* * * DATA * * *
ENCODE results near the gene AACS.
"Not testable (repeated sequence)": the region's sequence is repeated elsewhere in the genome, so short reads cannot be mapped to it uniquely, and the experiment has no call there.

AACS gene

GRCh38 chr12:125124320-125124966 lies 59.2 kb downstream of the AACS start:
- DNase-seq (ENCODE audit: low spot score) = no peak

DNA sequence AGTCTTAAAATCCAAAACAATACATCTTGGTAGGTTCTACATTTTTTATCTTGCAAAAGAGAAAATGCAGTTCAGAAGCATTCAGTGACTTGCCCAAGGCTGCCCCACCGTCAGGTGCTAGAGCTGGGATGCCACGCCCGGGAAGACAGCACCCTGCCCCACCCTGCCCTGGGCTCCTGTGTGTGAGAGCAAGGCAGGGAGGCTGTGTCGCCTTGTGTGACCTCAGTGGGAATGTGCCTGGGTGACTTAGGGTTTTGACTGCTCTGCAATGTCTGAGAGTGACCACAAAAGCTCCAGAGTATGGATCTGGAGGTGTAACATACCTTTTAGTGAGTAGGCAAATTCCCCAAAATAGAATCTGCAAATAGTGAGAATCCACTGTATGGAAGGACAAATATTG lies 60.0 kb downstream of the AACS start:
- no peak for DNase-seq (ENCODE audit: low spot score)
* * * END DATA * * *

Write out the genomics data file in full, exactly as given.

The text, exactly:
ENCODE results near the gene AACS.
"Not testable (repeated sequence)": the region's sequence is repeated elsewhere in the genome, so short reads cannot be mapped to it uniquely, and the experiment has no call there.

AACS gene

GRCh38 chr12:125124320-125124966 lies 59.2 kb downstream of the AACS start:
- DNase-seq (ENCODE audit: low spot score) = no peak

DNA sequence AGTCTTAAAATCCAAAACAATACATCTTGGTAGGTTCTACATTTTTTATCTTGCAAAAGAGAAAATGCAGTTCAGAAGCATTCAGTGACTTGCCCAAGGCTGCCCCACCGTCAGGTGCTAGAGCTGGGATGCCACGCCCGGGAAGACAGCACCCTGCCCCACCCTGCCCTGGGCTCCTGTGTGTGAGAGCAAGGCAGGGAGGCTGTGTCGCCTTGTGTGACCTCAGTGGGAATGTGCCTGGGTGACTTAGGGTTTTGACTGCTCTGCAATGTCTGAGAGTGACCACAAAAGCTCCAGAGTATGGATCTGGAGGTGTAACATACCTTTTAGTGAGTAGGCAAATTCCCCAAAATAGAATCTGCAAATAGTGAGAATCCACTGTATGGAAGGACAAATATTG lies 60.0 kb downstream of the AACS start:
- no peak for DNase-seq (ENCODE audit: low spot score)